If you’re feeling nostalgic about the holidays, you probably still can’t match the nostalgia of baby boomer Heather Summerhayes Cariou. Every year, she feels like she has encountered The Sweet Ghost of Christmas Past (and at the end, she takes “sweet” to a new level).
Growing up in the 1950’s and 60’s, Christmas in our house meant collecting pinecones from our yard and frosting them with glitter to make a holiday centerpiece. My younger sister Pam and I cut snowflakes out of white paper and taped them to the windows. With cotton balls, glue, and more glitter, we fashioned quart-size milk bottles into snowmen to decorate the fireplace mantle.
We wrote letters to “Santa Claus, care of Hengerer’s Department Store in Buffalo,” hoping Forgetful the Elf would read them on channel 7 TV. We eagerly awaited the first snow, each morning standing on tiptoe on our beds, craning our faces up to the window, anxious for the frosty miracle to occur.
The best part of Christmas, though, was the shortbread my mother, sister, and I baked into buttery gold that melted in our mouths. Every year we opened the old red Purity Flour Cookbook to the familiar dog-eared recipe page, smeared with our fingerprints from holidays past. We dug out the Christmas music and played it all day while we chopped and mixed and measured. We sang carols, fueling ourselves with raw cookie dough and tea. We licked our fingers, green and red from sugar sprinkles, sticky with icing, and we laughed.
We cherished this ritual, though it was bittersweet. You see, we never knew from year to year if each Christmas would be my sister’s last. She had been diagnosed with Cystic Fibrosis at the age of four. Yet buoyed by a determination to never give up, Pam was able to share our Christmas ritual well into our young adulthood.
When her last Christmas came, she was just shy of her 26th birthday. I remember how she sat at the end of the kitchen table, tethered to her then ever-present oxygen tank. The plastic oxygen mask covered her nose and mouth. Her shoulders rounded forward, rising and falling with the tide of her breath, riding an ocean of fatigue. Still, she pulled hope along on the end of every labored breath. She creamed the butter in the big yellow mixing bowl, chopped the red and green maraschino cherries, and filled with delight, licked her sticky-sweet fingers, looked at me, and laughed.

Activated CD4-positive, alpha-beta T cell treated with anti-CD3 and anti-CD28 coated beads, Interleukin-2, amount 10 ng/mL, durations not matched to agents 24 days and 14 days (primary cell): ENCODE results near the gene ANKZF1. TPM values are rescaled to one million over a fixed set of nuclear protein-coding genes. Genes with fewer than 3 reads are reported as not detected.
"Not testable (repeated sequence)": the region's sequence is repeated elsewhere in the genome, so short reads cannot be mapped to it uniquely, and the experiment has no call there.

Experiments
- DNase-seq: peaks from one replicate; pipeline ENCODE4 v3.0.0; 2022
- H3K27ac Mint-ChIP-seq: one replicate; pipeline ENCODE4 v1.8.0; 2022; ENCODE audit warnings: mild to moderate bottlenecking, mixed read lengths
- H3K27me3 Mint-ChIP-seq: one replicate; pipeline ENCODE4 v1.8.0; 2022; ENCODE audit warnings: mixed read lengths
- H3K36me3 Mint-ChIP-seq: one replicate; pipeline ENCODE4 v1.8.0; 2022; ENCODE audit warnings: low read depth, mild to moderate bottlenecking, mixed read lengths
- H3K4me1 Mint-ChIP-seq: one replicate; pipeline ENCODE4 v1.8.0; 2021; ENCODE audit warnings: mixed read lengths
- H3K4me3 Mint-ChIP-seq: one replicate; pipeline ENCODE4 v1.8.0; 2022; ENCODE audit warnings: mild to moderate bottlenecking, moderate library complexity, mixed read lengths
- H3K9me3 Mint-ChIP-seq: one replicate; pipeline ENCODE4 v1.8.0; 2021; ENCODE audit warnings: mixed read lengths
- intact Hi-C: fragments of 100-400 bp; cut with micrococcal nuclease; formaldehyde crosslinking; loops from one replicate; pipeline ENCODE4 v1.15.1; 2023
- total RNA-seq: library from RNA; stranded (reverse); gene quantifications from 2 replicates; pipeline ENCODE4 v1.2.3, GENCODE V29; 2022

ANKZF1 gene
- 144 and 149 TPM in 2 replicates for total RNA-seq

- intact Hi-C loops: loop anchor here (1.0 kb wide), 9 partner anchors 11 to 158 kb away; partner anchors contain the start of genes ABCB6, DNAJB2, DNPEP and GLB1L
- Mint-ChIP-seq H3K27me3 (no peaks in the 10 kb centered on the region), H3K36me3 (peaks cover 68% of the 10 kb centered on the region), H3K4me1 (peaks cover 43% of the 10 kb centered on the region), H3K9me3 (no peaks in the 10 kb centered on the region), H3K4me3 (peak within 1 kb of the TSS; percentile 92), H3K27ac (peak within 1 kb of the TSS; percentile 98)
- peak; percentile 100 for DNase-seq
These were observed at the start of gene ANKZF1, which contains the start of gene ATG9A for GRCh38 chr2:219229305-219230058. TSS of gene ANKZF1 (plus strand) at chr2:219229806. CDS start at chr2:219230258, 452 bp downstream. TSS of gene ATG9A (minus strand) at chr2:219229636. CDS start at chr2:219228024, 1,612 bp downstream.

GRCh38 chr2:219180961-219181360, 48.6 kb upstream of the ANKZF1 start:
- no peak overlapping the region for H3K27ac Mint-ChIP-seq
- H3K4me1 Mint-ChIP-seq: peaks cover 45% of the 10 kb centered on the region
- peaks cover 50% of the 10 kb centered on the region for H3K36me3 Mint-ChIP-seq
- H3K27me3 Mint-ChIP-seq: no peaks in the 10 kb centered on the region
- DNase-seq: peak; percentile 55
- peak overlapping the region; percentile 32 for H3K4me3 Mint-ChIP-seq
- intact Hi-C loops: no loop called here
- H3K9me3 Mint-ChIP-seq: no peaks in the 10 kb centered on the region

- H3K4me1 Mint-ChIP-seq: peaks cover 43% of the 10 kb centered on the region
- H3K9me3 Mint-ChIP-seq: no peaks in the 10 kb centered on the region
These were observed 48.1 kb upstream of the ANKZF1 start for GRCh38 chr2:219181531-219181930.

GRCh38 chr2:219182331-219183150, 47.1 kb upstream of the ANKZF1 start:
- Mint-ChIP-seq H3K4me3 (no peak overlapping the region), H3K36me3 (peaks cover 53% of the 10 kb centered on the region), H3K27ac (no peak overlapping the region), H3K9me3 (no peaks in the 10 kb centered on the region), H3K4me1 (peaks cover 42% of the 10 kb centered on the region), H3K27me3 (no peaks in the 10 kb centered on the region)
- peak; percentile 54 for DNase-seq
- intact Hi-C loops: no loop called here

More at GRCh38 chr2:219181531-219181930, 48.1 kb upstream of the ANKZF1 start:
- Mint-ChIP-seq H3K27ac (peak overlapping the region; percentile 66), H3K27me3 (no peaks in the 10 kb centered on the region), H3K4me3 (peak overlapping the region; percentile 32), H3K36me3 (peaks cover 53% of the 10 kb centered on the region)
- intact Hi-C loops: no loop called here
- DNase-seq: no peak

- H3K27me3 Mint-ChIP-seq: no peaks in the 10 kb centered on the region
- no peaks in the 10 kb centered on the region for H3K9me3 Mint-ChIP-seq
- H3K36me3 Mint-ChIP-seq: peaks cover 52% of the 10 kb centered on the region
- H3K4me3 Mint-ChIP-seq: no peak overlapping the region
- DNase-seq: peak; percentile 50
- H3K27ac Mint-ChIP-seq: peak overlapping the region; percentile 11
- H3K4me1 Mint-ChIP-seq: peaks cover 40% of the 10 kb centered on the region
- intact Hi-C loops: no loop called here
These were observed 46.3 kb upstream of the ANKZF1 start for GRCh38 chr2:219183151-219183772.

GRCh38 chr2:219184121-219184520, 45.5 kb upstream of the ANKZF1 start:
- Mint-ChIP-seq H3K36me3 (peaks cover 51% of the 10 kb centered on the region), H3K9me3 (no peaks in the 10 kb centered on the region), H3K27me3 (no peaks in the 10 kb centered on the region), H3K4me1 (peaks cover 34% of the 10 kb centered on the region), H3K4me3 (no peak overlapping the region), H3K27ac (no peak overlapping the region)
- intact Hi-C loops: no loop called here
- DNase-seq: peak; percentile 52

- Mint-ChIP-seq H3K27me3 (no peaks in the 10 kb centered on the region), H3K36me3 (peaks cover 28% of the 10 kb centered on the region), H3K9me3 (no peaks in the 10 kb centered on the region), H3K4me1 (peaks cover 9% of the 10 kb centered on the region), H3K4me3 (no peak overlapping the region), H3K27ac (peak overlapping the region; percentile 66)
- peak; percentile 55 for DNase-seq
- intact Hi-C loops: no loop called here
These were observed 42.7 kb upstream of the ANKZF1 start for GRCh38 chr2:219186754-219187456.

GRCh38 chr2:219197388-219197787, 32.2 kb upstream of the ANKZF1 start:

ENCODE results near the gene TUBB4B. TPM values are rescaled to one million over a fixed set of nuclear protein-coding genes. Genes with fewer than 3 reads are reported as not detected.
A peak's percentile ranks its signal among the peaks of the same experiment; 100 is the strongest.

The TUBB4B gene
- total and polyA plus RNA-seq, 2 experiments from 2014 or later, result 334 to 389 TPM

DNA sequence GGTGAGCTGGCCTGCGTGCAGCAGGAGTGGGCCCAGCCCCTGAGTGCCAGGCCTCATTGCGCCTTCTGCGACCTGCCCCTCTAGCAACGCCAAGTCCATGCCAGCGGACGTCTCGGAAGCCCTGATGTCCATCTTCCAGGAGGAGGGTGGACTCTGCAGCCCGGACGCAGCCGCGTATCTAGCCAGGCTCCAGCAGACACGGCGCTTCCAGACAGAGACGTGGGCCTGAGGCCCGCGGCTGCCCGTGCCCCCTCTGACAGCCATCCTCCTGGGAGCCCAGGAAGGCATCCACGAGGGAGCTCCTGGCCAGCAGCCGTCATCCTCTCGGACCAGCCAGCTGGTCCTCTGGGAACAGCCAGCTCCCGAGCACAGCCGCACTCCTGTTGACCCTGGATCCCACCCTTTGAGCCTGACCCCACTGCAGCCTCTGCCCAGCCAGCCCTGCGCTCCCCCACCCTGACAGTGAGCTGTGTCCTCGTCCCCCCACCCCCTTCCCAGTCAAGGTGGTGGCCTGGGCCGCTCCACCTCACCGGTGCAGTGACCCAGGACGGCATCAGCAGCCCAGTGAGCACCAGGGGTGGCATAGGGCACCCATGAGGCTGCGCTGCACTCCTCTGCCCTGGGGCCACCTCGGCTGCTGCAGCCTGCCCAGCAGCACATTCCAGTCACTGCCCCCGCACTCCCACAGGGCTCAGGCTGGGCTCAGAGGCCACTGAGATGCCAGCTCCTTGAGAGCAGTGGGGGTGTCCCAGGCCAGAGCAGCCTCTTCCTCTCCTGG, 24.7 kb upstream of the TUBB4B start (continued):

In that moment as in many others, Pam taught me both the necessity and power of creating joy in the midst of adversity. She believed that every day and every relationship could be a gift if we looked at it that way.
“If we take the chance of seeking out beauty in the world about us, every moment of every day can be treasured,” she once said. “I have learned that no matter what misfortunes or joys one may be faced with, life will surely go on … with love.”
I’ve honored my sister’s legacy by becoming a warrior on behalf of my own life, framing every experience I can with love, creating joy where I am able, and adopting her motto, “Never Give Up!”
This year as always I’ll spend a day in December enjoying the ritual baking of shortbread cookies. Stars, holly, and angels to melt in your mouth like buttered gold. I’ll listen to the Mormon Tabernacle Choir and Bing Crosby. I’ll fuel myself through the afternoon with strong tea and raw cookie dough. Pam will be there with me in my heart, sharing her love, courage, faith, and her sparkling, contagious laughter. Together, we’ll make Christmas come alive once more.
Here now: the Purity Flour Cookbook Christmas Shortbread Recipe
2 Cups butter, softened
1 Cup Icing sugar or Brown Sugar (I use 1⁄2 and 1⁄2)
1⁄4 tsp. Vanilla
4 cups flour
Cream butter with vanilla and sugar. Mix in flour a cup at a time. Split dough into two batches. Roll one batch out onto floured surface and cut with cookie cutters. Repeat with second batch. Decorate with colored sprinkles and/or chopped maraschino cherries. Bake for ten minutes at 350 degrees.
Heather Summerhayes Cariou’s book is Sixtyfive Roses.
Category: Boomer Lifestyle